I was so excited by the possibilities when Jodie Whittaker was revealed as the Thirteenth Doctor and have really, really tried to embrace this new season, but it's simply not working for me.
Although It Takes You Away had some quirky ideas in it (particularly the whole Star Trek-like concept of a sentient parallel universe), this tale from former Skins writer Ed Hime took a shotgun approach to eccentricity, throwing in oddities just because he could.
The TARDIS delivers The Doctor and friends to contemporary Norway (Why? Because they could. It had zero bearing on the ensuing story) where they investigate an isolated, barricaded cottage that's home to a young blind girl, Hanne (Ellie Wallwork), who believes her father, Erik (Christian Rubeck) has been taken by a monstrous "thing" in the woods.
Of course, matters aren't that straight forward, and The Doctor soon discovers a portal in the house to an a strange non-space between realities, which is inhabited by an utterly redundant and derivative alien character called Ribbons (Kevin Eldon).
I've seen comments online saying Ribbons was a rip-off of Gollum (from Lord Of The Rings), but for me the most striking similarity - just lacking the charm - was to Zathras, from Babylon 5.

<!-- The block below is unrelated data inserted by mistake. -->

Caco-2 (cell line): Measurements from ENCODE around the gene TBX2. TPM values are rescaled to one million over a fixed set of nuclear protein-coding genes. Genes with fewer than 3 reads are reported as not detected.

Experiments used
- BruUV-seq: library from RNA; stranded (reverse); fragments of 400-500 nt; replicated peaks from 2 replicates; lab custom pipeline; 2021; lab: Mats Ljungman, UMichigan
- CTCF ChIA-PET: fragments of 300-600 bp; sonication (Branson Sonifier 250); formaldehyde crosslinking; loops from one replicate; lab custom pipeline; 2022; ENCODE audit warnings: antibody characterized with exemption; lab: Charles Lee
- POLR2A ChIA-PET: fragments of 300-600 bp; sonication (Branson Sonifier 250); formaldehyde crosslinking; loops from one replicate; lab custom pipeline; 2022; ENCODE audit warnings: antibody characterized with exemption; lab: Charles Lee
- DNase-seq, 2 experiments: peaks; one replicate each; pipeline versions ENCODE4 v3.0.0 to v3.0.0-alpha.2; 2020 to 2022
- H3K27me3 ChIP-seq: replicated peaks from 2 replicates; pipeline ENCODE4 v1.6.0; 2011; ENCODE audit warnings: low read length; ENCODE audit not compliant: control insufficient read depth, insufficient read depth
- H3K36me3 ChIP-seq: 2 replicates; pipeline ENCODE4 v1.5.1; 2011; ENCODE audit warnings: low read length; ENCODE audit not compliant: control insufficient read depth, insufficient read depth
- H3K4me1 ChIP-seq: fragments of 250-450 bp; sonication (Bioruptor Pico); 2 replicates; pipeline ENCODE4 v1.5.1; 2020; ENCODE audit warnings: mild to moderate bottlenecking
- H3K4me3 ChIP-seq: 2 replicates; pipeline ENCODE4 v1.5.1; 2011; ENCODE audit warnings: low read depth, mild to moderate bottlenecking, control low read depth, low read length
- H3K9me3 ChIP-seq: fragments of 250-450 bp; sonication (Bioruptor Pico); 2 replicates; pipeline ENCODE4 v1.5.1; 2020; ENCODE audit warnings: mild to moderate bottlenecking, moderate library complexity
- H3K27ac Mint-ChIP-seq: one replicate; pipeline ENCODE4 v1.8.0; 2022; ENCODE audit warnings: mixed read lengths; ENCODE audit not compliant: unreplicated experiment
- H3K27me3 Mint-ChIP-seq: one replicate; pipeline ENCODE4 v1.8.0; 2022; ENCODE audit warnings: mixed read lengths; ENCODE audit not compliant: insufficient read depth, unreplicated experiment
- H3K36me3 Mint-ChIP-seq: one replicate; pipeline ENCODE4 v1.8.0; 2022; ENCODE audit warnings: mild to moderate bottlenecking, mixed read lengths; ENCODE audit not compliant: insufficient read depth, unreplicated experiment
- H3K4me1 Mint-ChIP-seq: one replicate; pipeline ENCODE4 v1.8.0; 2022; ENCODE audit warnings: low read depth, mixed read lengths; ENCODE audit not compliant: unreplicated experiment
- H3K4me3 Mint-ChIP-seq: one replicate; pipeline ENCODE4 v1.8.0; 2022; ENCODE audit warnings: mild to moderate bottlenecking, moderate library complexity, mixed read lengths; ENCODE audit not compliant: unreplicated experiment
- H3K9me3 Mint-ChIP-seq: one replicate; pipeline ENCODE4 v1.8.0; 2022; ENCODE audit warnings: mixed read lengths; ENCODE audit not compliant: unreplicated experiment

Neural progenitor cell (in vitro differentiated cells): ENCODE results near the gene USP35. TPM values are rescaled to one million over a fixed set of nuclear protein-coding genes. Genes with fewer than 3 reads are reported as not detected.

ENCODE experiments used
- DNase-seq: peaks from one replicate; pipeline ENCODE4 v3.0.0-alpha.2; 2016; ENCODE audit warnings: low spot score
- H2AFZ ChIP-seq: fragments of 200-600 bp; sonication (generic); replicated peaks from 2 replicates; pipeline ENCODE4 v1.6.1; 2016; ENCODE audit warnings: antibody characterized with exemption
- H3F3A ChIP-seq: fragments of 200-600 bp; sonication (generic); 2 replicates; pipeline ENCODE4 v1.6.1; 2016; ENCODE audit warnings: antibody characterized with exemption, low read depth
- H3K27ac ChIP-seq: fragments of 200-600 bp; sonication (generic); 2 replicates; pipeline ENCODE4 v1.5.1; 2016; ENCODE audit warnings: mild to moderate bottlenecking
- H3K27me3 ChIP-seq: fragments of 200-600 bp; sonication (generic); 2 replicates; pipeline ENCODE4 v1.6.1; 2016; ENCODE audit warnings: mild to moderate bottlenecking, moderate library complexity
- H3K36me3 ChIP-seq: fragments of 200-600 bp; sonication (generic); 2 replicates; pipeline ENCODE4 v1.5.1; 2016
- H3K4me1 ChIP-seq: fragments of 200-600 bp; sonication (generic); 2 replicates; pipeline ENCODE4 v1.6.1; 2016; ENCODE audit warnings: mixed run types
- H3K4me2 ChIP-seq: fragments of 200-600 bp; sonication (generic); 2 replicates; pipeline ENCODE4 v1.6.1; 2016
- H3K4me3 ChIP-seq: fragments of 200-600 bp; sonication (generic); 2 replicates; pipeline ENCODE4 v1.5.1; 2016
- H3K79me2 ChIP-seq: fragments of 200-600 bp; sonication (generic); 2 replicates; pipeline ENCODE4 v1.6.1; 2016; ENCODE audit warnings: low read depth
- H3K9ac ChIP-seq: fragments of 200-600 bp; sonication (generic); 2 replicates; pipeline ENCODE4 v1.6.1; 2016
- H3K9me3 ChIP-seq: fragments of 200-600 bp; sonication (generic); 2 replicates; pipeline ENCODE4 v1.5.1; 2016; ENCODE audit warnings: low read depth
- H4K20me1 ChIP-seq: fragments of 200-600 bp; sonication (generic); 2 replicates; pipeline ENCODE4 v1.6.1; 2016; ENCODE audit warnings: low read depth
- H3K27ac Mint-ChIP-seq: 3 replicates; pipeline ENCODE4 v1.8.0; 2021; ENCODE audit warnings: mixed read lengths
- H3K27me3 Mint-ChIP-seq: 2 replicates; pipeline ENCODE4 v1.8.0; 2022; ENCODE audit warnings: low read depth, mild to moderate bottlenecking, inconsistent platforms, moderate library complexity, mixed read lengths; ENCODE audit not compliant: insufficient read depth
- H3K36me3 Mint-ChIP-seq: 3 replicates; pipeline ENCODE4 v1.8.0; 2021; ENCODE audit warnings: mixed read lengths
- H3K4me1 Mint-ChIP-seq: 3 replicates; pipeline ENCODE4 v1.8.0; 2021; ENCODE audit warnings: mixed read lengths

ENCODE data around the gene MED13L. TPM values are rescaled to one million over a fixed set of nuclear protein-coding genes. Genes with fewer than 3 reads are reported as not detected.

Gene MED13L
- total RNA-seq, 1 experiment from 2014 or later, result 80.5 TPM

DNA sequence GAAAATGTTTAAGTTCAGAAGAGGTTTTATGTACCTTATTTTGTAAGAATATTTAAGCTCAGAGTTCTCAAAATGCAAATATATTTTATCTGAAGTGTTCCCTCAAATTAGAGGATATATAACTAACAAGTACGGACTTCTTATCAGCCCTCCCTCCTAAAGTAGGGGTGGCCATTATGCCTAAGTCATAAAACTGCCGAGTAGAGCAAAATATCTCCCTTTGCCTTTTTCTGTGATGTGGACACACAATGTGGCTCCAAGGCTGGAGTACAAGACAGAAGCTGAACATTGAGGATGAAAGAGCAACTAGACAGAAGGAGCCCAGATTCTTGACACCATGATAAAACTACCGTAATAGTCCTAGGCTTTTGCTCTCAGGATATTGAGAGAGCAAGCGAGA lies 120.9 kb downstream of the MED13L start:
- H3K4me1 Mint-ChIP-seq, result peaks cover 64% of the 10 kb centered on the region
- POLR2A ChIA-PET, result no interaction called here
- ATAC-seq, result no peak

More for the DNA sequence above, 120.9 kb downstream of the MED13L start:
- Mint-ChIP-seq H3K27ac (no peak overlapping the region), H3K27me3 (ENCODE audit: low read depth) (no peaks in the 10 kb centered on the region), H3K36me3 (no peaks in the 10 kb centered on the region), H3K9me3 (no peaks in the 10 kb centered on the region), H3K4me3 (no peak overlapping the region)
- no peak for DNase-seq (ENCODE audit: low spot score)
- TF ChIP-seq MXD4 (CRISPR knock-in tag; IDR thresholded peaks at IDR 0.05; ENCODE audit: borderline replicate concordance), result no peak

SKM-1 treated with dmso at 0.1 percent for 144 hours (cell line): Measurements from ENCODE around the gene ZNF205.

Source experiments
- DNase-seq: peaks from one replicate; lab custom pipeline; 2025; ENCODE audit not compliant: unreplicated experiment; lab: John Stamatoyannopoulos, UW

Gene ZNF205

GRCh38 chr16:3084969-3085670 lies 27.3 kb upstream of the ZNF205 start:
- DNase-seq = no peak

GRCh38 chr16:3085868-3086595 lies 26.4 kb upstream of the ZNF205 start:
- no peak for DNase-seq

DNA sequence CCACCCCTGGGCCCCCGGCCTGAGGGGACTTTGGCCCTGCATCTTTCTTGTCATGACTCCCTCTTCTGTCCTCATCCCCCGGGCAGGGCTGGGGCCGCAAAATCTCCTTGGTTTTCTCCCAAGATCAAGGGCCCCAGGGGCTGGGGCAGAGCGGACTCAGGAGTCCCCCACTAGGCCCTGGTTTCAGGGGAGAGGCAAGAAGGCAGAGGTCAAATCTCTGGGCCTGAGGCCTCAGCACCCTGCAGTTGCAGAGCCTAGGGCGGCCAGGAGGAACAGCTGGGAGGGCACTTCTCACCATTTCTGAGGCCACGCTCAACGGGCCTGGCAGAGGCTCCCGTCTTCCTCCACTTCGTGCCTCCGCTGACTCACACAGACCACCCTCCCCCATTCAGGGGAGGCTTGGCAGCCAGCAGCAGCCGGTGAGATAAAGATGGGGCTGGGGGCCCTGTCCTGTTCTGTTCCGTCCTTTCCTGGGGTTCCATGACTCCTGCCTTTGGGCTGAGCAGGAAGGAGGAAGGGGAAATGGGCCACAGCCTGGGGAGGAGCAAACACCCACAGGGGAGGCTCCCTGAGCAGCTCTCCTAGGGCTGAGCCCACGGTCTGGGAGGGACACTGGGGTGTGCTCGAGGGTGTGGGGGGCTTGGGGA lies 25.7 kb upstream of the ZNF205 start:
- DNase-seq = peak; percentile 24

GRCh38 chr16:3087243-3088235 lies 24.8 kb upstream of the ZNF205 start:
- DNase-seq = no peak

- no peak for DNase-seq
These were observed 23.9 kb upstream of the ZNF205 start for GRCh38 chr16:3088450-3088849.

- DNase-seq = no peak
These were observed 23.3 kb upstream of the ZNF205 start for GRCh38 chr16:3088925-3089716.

While it was nice to have the TARDIS landing on Earth somewhere other than the United Kingdom or America, just mentioning fjords a couple of times really didn't justify the use of the Norwegian setting... given that most of the action took part either inside the hut or in alternate worlds.
Much of what unravelled in the story totally failed to connect with me. Perhaps, as I've feared before, I've simply grown out of this new Doctor Who and am no longer capable of adjusting my mindset to see this as its target demographic.
However, on a positive note, there was the usual outstanding character work between the main players in Team TARDIS, particularly from Bradley Walsh as Graham O'Brien, who stole a number of scenes with his emotional performances.
Tosin Cole had his best chance since his introduction to shine as Ryan Sinclair in this story, even if it, at times, felt it was actually taking place earlier in the season's chronology.
One particularly lazy trait of Doctor Who since its return in 2005 has been The Doctor's over-reliance on the sonic screwdriver, which seems increasingly capable of solving any problem the characters find themselves in.
But it has reached new heights this season, with the device never out of Jodie Whittaker's hand, leading her to utter the cringe-worthy line: "Can I just say – I love me sonic."
Now, regardless of what I may say about the stories she's been saddled with, I love Jodie's performance as the still-not-settled-into-her-new-regeneration Doctor, but that line just felt such a clunker, a desperate attempt to heavy handedly gift fans with an instant meme quote.
To be honest, I just found so much of It Takes You Away a bit dull and pointless. There was so much crammed in that the superflurous material suffocated the meat of the story.
Yes, there was some nice weird science - which I always appreciate - and a talking frog (which was magnificent), but the story just lacked the necessary heart to make me really engage with it.